We had taken the car out for the day, somewhere. Maybe to Tabernas, I said, or along the coast to find some more fiddler crabs. The car sped along heading, apparently, inland from Almería. 'Or we could go to Trevélez', I said, 'they do trout there'.
There's no map in the car, and the GPS doodab on the mobile phone is fiddly. But we headed, in a roundabout route, towards the Granada Alpujarras. Up past astonishing views, fields in flower, tiny white villages and distant blue hills: snow in the high peaks. The last twenty kilometres from Cádiar on a narrow road with a dramatic death-fall inches away from the wheels made it a vertiginous drive (above all, when taking photographs and steering at the same time).
Trevélez eventually arrived and we got out.
The village of just 800 inhabitants has a touristy look to it, and is known for its ham, its trout and its elevation (1,500m). Away from the main square, with its numerous restaurants, tourist shops, buses and a modest number of milling-around visitors, the upper village is white, steep and quiet. A small restaurant guarded by an elderly mare, called the Mesón Haraiçel caught my eye (partly, wondering how one pronounces a - presumably mozarabe - name like that). We sat outside on a tiny terrace and ordered quite the best meal I've had in ages, with a pot of heavy local wine and a bottle of gaseosa (the drive down, you know).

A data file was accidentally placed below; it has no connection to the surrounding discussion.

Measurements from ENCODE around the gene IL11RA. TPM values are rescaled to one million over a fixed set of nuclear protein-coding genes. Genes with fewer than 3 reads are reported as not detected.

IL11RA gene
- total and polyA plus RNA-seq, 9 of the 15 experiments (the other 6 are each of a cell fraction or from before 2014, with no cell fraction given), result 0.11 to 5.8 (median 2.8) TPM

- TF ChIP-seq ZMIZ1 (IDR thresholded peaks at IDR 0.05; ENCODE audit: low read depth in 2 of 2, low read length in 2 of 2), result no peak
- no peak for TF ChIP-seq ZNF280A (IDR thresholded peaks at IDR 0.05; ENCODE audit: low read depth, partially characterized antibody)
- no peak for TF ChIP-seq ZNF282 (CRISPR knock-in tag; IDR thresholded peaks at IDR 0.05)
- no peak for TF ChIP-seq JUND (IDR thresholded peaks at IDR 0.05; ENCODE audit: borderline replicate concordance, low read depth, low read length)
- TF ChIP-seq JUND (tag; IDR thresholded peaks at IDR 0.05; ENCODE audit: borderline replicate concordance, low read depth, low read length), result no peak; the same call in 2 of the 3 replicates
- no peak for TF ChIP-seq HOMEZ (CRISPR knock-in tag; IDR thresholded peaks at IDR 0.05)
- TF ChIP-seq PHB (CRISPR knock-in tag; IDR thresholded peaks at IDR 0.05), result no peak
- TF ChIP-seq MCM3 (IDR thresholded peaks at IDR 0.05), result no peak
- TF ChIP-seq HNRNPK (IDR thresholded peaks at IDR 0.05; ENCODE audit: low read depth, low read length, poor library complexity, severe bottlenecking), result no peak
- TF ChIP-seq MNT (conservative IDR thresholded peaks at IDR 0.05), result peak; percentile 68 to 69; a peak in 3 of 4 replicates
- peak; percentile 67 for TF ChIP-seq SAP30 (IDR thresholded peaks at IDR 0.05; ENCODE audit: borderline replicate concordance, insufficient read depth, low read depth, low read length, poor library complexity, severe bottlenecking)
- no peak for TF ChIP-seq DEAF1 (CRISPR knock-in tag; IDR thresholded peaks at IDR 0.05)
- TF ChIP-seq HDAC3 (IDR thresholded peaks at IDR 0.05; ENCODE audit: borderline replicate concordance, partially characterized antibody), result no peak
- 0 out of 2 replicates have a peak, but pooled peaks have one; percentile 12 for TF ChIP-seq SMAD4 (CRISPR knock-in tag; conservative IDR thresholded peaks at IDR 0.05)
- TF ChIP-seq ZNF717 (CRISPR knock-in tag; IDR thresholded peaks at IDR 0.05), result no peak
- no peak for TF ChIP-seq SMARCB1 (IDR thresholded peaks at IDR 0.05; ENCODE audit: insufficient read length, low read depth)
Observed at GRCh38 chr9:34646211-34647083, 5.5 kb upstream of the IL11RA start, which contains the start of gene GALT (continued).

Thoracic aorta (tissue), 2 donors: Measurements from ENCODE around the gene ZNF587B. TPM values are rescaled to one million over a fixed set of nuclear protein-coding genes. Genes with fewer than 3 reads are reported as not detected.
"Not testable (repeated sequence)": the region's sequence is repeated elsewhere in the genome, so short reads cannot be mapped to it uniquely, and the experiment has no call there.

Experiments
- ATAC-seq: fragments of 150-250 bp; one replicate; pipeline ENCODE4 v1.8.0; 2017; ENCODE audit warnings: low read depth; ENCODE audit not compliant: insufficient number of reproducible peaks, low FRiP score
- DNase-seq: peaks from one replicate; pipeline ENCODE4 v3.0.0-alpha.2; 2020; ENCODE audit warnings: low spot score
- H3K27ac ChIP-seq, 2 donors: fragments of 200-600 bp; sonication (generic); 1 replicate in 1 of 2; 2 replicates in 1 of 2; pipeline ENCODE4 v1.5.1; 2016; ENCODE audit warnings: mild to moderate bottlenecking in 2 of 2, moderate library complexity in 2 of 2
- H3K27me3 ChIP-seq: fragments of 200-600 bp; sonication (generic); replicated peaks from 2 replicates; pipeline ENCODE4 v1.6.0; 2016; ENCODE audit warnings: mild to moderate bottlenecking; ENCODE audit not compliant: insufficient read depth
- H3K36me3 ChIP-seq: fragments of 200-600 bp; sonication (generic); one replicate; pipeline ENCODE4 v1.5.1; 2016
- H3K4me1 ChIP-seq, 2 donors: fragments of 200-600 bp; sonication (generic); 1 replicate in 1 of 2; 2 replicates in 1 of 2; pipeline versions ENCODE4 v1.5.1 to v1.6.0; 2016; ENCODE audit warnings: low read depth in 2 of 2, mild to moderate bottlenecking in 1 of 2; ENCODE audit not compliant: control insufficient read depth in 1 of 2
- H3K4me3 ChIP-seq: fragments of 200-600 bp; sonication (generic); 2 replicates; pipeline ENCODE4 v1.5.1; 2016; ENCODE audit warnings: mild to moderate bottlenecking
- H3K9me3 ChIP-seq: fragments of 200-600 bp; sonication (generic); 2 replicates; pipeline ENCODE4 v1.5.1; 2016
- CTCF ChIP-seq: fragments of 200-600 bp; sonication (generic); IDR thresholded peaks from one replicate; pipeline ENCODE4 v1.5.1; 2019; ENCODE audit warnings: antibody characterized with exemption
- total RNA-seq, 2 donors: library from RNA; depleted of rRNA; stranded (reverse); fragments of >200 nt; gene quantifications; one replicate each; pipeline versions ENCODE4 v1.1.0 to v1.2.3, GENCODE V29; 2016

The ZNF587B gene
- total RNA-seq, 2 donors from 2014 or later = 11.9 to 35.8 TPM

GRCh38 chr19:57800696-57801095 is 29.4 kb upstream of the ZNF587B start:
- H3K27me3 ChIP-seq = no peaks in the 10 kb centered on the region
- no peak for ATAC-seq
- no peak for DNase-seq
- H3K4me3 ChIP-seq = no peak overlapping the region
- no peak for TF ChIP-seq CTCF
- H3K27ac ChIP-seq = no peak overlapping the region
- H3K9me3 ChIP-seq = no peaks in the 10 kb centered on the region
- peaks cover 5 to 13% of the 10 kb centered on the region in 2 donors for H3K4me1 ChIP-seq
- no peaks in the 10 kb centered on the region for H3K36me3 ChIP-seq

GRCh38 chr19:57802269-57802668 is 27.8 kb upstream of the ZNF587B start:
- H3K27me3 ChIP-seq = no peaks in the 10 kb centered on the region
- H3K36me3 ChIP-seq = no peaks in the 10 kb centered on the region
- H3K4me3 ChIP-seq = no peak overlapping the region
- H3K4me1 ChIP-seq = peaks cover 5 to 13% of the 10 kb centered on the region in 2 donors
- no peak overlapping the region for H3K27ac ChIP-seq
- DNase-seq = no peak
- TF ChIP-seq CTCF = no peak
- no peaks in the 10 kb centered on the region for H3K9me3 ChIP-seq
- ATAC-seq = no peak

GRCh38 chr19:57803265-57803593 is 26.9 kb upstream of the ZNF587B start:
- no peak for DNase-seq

I had revueltos, trucha and home-made helado de higo, everything except that fig ice cream served with extra jamón serrano. Cor.
I told the waitress that, if we had of come from Michelin, we would we handing out estrellas like confetti. She seemed suitably pleased and went off to tell the cook. 'He says thank you', she reported back to us, 'but could you put something nice in TripAdvisor?'.